11. That's a guess, you can't know why it in the center, maybe it just happened to go there, you don't have the beginning of the video to see what exactly happened. I'm just saying that even if you will take an insect and glue it to the center of the pod's window during flight then there is a big chance that you will get exactly the same behavior that you see in this video. The tracking algorithm will see the insect that you attached to the window, and it will try to track it like it's an external object on the background of the sky and the clouds. Why shouldn't it track it? How should it know that it's not an external target? It sees something hot on the background of the sky and it's trying to track it like it was an airplane. You are guessing, you can't know by the colors in the video if the object is "much hotter" than the surrounding. In many infrared cameras the image processing gives (in "White Hot" mode) a black color to the coldest pixels in the frame, a white color to the hottest pixels, and all the other pixels get grey levels between. So even if the insect temperature is just 0.5 degrees hotter than the window it will be white (or black in the "Black Hot" mode). 1. You don't know what was the temperature inside the pod, you forget that it's a closed box... if the aircraft rose to 25,000 feet it's not necessarily says that immediately within a second or two the temperature inside the pod drops below zero, and don't forget that there are many electronic systems inside the pod that produce heat. 2. There are stories of people who survived inside a wheel well of a plane (a landing gear compartment) so an insect will not survive it? Even for a few minutes? https://en.wikipedia.org/wiki/List_of_wheel-well_stowaway_flights 1. Many insects can produce body heat: https://asknature.org/strategy/muscles-create-heat-to-warm-nest https://en.wikipedia.org/wiki/Insect_thermoregulation https://www.ncbi.nlm.nih.gov/pubmed/28889866 2. It's logic that an insect inside the pod will be hotter than the cold window that it's attached to which is exposed to the frozen wind outside. Here: https://www.metabunk.org/nyt-gimbal-video-of-u-s-navy-jet-encounter-with-unknown-object.t9333 "Here's the type of motion we are talking about rotation, and tracking on the exterior. This will be combined with internal camera movements to keep the horizon level." Well, I also disagree with you and I think that it is solid. I saw several examples of flare and what we see in this video is not even close. See this two pictures that I created to show the different between the object and it's flare: The black shape that we see in the "Gimbal Video" is too massive to be a flare, and it has a very clear shape. It looks very solid to me, and I don't think that it's a flare, sorry.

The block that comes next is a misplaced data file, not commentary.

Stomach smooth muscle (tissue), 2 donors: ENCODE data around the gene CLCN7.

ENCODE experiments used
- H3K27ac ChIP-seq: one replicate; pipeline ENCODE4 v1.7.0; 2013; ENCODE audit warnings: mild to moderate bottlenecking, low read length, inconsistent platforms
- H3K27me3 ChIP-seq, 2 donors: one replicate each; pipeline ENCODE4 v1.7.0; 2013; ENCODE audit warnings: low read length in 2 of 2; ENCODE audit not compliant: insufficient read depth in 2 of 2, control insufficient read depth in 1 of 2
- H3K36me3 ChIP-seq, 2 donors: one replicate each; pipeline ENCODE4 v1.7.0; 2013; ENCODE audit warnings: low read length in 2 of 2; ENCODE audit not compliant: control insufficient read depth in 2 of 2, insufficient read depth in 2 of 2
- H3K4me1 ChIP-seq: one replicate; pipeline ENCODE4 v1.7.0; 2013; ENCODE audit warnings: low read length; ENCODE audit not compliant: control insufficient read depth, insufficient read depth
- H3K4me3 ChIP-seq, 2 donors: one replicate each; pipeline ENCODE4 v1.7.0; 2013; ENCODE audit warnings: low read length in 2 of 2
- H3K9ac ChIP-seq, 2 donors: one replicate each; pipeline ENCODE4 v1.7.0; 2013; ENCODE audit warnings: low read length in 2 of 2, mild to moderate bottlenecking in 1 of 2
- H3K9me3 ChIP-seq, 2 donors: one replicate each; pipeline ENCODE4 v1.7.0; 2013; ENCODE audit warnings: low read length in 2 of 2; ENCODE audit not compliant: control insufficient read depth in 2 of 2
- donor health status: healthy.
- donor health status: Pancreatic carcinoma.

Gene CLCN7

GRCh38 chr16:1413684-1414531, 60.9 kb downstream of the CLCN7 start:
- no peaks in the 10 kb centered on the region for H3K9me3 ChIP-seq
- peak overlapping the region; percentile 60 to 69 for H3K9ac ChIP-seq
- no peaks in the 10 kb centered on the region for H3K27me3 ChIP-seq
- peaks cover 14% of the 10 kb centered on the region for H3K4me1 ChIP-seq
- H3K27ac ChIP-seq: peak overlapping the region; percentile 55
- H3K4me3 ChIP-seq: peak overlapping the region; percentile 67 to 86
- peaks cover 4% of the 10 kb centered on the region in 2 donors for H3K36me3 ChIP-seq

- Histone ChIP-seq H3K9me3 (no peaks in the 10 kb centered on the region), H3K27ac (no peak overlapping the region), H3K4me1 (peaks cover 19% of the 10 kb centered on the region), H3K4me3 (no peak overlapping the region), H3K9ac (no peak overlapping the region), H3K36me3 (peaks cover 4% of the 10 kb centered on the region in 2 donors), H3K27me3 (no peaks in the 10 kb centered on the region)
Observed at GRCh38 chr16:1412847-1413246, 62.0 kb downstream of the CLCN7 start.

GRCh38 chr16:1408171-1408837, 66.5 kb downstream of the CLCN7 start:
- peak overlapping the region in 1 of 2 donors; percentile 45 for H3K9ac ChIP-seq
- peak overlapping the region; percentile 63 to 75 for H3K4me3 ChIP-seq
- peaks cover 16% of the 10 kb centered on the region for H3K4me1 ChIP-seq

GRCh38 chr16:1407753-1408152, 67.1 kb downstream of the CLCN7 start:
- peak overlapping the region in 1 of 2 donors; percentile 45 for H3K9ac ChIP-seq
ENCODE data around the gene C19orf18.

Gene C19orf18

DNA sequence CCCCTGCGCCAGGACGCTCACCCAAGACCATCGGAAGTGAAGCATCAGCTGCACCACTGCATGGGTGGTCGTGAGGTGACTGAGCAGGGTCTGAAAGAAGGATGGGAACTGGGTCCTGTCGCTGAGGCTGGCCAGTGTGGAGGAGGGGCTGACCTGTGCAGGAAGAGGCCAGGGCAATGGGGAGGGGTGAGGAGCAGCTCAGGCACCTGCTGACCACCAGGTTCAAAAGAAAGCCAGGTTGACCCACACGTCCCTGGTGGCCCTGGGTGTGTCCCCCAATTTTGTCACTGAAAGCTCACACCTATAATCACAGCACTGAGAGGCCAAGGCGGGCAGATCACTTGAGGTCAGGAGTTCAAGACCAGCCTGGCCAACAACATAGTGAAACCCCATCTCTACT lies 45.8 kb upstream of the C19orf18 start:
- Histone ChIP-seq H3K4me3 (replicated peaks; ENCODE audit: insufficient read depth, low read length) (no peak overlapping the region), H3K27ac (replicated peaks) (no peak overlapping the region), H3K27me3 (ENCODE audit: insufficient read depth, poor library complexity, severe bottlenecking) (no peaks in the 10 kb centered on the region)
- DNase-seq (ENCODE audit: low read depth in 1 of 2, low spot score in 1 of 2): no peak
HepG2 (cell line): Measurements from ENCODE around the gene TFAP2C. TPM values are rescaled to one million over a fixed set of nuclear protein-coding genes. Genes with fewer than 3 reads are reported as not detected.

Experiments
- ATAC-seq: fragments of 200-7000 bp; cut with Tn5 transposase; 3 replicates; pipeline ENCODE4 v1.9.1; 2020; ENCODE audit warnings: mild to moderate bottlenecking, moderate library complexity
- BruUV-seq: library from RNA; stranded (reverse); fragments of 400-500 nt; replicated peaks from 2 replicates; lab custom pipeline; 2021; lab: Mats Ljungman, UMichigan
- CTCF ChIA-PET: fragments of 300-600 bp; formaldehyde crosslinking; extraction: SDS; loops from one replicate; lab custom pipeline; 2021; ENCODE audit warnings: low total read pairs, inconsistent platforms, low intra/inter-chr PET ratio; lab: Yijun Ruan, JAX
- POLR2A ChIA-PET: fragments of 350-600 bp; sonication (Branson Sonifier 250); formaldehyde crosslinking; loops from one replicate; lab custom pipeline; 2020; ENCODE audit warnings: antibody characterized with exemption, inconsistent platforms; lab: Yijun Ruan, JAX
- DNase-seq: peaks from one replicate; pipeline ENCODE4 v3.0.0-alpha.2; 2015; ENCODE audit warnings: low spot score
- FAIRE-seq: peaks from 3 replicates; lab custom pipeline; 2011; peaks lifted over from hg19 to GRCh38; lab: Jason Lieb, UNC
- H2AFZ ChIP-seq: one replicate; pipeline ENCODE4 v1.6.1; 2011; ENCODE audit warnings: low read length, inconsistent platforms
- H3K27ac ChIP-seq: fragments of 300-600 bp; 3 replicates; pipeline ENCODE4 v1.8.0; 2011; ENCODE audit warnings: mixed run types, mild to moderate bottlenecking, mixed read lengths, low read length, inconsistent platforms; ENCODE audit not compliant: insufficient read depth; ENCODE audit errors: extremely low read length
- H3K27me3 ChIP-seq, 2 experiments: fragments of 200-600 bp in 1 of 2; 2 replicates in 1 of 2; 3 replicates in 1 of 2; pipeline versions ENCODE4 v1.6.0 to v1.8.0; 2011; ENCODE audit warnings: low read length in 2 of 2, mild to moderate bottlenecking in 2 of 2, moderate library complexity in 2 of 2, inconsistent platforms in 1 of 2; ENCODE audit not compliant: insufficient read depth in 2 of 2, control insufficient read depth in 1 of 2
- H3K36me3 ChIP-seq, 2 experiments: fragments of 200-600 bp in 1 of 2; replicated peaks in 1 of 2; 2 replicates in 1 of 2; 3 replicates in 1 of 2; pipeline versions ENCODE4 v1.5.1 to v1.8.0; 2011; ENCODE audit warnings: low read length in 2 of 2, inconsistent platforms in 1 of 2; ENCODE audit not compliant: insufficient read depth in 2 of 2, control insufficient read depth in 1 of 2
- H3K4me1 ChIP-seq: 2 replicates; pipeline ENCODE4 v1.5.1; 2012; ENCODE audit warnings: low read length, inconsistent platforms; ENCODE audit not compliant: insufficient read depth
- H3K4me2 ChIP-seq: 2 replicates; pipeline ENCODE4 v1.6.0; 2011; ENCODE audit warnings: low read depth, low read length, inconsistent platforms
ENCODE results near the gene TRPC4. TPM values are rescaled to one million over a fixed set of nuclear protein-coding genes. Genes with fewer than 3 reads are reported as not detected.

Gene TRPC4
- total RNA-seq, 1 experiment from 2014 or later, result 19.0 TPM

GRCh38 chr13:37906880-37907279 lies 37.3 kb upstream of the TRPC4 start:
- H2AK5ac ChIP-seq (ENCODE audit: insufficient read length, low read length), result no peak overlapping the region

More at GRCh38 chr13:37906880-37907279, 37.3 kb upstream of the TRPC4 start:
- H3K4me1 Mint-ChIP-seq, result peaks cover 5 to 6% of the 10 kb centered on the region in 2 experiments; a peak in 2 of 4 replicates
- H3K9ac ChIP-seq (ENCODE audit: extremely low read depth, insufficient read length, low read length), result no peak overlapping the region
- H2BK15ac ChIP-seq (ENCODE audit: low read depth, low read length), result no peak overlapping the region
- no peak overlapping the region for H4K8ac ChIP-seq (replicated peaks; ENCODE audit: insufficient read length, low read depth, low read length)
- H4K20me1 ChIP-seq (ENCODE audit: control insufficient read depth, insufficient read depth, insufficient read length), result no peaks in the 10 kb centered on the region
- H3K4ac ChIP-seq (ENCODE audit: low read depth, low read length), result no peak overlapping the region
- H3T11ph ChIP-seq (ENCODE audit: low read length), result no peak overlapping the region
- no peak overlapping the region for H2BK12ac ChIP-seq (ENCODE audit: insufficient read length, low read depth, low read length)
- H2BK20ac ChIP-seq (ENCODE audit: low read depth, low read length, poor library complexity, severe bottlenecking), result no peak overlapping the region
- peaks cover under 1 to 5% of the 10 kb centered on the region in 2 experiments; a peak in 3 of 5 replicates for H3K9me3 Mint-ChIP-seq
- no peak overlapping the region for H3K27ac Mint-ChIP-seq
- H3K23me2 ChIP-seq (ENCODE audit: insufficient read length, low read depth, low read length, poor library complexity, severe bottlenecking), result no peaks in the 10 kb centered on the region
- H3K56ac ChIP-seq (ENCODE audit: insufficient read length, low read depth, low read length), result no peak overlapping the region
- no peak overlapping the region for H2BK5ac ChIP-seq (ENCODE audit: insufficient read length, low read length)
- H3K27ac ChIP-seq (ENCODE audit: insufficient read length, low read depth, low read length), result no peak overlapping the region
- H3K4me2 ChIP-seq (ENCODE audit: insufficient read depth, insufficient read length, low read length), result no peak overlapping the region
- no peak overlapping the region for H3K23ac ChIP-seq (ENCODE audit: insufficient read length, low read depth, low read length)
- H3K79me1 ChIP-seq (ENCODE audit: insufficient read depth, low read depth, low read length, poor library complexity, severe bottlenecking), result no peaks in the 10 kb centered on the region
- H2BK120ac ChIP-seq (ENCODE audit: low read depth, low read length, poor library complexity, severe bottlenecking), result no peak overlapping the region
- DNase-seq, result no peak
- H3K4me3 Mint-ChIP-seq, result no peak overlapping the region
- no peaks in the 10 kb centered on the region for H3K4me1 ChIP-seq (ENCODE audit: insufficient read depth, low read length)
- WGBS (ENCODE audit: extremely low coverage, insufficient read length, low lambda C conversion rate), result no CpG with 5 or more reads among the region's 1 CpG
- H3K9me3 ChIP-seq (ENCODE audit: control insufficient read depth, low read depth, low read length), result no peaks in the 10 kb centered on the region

12. lightpanther, 1. Let's suppose that the insect decided to rest on the center of the Pod's window (on it's inner side of course) why wouldn't the scenario that we see in this video describe it? 2. About the movement of the pod (that you can see on the top-center of the display) it can happen because of the tracking algorithm that got confused and concluded that the object moves to the right, because as you can see the tracking aircraft is turning to the left toward the object, but the object stays in it's place so it looks as it's comming from left to right, so the tracking system makes the necessary corrections to bring it in front on the plane. 3. Also even in case that the insect was not in the center of the window, I read in another place that the internal camera inside the pod can also move independently from the pod movements, so it could change it's position in order to make the insect be centered on the frame. 4. Another point, we see on the display that the camera was in a digital zoom x2 ("Z 2.0" on the top-left) that's mean that you see only part of the full frame, so I don't know how exactly does it works, but the camera could digitally shift the zoomed frame up/down/left/right to make the insect centered. 5. I don't think that it's flare, I saw several examples of IR flare and it's not looks even a bit similar. The glare looks like a long, narrow beams that are coming out of the object, which is not what we see here. Also the contours of the object looks strong enough that it's clear to me that we are looking at the object itself, and not on it's glare. It's pretty encouraging to see someone who got more negative points than mine See my reply to lightpanther. Also I don't think that we need to know what is the orientation of the camera relative to the plane, because we see that the horizon (the real horizon) changes it's angle, so if it was a real external target there it should had have also change it's angle exactly the same.
  13. Of course that this object is being tracked, how exactly does it contradict the Insect theory? The system see an object on the screen and it's tracking it, it doesn't know if it's a flying airplane or if it's a bug on the lens that looks "flying" when it Integrates with the view behind it. It's sees a spot in the frame and it's following it. Please explain why doesn't it move when the airplane rotate? Why the horizon line (that you can see behind the clouds) move perfectly in correlation with the artificial horizon of the aircraft, but the object stays Exactly in the same possition? https://i.ibb.co/zx2WhbP/Toggle-3-4.gif Only object that is attached to the airplane can explain that.
  14. Who said that it's part of the Nimitz incident? Look again especially at "Example 2" that I gave, if you watch it on a big screen, in a dark room, then you see clear enough the horizon line behind the clouds (it looks like a sea) and it's perfectly correlated with the artificial horizon line of the aircraft, but the 'Object' stays exactly in the same position. Sorry, an external object will not behave this way, it's very clear that it's attached to the aircraft.